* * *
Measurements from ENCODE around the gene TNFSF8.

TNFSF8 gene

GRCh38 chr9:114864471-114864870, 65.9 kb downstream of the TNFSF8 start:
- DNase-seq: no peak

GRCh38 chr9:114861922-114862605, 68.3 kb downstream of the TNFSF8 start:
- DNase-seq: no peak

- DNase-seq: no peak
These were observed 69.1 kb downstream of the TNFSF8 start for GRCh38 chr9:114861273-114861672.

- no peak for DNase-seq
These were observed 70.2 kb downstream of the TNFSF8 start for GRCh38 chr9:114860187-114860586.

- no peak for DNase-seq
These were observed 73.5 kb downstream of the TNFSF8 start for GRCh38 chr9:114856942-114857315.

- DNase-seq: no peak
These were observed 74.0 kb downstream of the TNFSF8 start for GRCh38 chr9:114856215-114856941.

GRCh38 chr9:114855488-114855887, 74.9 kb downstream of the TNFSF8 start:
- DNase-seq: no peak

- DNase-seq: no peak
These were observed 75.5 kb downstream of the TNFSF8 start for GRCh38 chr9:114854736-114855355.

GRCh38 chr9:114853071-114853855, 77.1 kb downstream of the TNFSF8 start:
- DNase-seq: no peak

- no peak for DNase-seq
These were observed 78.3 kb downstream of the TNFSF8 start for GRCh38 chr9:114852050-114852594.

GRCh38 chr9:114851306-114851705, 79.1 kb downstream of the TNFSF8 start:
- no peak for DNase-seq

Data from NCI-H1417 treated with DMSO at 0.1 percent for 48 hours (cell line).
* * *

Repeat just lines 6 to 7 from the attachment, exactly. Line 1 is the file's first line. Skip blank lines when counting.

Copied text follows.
- DNase-seq: no peak

- DNase-seq: no peak